Friday, June 27, 2014

More Moore part 32: Spawn and Violator part 3

Violator vs. Badrock (1995)

By the mid '90s, Alan Moore had demonstrated with his work with Image that, while in no danger of unseating his previously-written Greatest Comics of All Time, he could still imbue a grim'n'gritty, stereotypical '90s work with enough heart and black humor to make it surprisingly enjoyable. While Blood Feud collapsed into a mess of bulging muscles, ocher blood, and whiny cliches, the Violator miniseries was not only surprisingly good, but endearingly good, the stereotypical grimdark Image brand blended with a Looney Tunes slapstick humor that made this reader hope there was a collection of Moore's Image work on the market so I could have it all bound together on my shelf. More fool I.

So that brings us to the last of Moore's Spawn work...for now. Violator vs. Badrock is an in-between of his other two major Image works; it doesn't tow the company line like Blood Feud, but it isn't as madcap and goofy as Violator. I still say that there's nobody who writes the titular Violator as well as Alan Moore, somewhat like a homicidal Curly Howard, so any story in which he makes an appearance is bound to be good for a few laughs, at least. As it says on the cover, Violator vs. Badrock pairs the Violator with Youngblood member Badrock, a man who is both bad, and made of rock. He's about as transparent of a caricature of The Thing from Fantastic Four as can be had, so he functions as the gruff, sarcastic comic relief whenever Violator is off-screen. The plot sees Violator captured by the Whiteside-Parsons Research Institute, with a plan to use him as a power source to find a path down to Hell. Badrock is on-hand as security for this most delicate of operations, which unsurprisingly goes to Hell pretty quickly, pun intended. The first two chapters of this four chapter work are absolutely awful, and I had the lowest of expectations as I read through them. The art is by Brian Denham, whose other work seems to be mostly an X-Files one-shot, and is is shocking in its banality. Clearly by 1995, the typical '90s look had become so co-opted and mainstream that what few edges it had were hammered flat, with everyone looking inoffensive and bland, while still being gory and sexist. The main antagonist in the first half of the work is the angel Celestine, who looks ludicrous in her rugged battle-thong and nipple-obscuring strips of leather, and by the end of chapter two, I was ready to write off the work as the nadir of Alan Moore's work, period.

Luckily, the second half of the work was there to inject the work with some needed life. With Celestine's violent, disgusting death, the whole of the Institute is transported to Hell, where Moore gets to play around more with his Infernal mythology, as he did back in "In Heaven", as well as a re-introduction to Violator's murderous, moronic brothers from the Violator miniseries (sadly, no appearances from The Admonisher, though he is mentioned a couple times). All of the work's best lines come from this second half, as Badrock has to keep everyone at the Institution together while avoiding the denizens of Hell that want to fillet them. Denham's art is still immensely boring, but with some more interesting locales to illustrate, it could easily be worse. Both Badrock and Violator gets their chance to humiliate the Phlebiac Brothers, with Violator and his brothers bickering recalling the best moments of Violator, until at last Celestine's dying powers are snuffed out and the institute returns to Earth.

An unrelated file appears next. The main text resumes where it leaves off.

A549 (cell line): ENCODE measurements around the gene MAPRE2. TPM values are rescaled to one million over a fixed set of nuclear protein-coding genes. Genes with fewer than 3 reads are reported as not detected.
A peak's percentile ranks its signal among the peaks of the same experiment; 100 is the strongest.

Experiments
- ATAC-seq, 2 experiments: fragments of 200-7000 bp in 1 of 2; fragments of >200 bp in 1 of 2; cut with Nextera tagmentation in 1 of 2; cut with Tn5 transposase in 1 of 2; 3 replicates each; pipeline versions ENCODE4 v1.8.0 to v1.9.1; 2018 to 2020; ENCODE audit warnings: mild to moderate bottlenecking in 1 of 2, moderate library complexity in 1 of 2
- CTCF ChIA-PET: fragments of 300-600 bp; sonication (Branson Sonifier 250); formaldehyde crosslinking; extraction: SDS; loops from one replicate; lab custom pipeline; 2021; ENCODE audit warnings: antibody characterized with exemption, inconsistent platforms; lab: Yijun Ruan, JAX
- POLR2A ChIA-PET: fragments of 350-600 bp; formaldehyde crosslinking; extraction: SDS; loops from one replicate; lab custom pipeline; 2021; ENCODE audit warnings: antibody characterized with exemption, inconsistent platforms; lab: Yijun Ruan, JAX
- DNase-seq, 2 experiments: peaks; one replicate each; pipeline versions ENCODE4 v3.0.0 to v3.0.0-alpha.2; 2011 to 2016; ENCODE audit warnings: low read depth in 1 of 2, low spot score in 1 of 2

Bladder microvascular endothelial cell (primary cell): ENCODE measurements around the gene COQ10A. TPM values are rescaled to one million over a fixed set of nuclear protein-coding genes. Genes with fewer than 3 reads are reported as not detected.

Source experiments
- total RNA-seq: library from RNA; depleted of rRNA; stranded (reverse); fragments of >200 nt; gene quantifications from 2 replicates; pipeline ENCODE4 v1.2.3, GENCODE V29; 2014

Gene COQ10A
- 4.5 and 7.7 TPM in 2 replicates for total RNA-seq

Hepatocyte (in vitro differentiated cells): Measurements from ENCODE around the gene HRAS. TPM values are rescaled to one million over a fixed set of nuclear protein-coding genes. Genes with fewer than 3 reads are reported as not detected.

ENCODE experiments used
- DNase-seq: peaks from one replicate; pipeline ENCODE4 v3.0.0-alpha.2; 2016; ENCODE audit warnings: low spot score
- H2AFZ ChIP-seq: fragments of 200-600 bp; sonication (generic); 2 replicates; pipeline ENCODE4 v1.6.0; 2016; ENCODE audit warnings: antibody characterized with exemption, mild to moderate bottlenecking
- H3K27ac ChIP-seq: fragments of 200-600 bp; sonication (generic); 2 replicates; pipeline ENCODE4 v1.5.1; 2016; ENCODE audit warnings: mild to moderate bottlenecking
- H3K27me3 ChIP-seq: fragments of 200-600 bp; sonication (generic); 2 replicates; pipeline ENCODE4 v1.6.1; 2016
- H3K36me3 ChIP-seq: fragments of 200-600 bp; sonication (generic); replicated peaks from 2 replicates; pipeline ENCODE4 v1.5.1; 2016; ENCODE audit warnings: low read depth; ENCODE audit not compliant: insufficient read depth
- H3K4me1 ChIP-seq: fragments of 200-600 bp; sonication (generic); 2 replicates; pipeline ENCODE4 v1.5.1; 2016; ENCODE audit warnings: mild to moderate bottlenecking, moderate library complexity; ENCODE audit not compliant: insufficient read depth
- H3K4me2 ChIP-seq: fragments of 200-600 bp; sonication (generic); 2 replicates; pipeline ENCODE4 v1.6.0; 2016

And that's it. Never before have I seen a work that I can characterize as too long and too short at the same time, but Violator vs. Badrock pulls it off with aplomb. Moore has done worse, of course, but the best I can say about V vs. B is that, after the first half, it's charmingly inoffensive, which are strong words to say in a story about a rock man trapped in Hell. The first half, with Badrock battling Celestine, is atrocious, however, and if you wonder why comics were in such a sorry state in the mid '90s, both Blood Feud and the first half of Violator vs. Badrock show that even Alan Moore wasn't immune to the siren call of this embarrassing era. Maybe I will skip on that theoretical collection after all.


Best quote: "If I may make a further observation, Fon-spa, you'll note it is an attractive human female we are pursuing. Why never a man? Or even a less stereotypically beautiful woman?/Are we, as tentacled monstrosities, responding to some archetypal urge, I wonder?"


Up next: The Silver Age at Image with 1963